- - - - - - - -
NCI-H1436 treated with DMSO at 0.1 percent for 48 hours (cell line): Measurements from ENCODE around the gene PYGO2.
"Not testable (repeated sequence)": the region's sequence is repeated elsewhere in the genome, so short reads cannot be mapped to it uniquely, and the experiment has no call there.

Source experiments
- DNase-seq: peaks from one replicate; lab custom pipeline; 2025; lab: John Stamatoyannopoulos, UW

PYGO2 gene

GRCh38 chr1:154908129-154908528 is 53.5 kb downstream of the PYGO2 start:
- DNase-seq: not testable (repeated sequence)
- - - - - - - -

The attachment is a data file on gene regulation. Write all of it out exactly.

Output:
NCI-H1436 treated with DMSO at 0.1 percent for 48 hours (cell line): Measurements from ENCODE around the gene PYGO2.
"Not testable (repeated sequence)": the region's sequence is repeated elsewhere in the genome, so short reads cannot be mapped to it uniquely, and the experiment has no call there.

Source experiments
- DNase-seq: peaks from one replicate; lab custom pipeline; 2025; lab: John Stamatoyannopoulos, UW

PYGO2 gene

GRCh38 chr1:154908129-154908528 is 53.5 kb downstream of the PYGO2 start:
- DNase-seq: not testable (repeated sequence)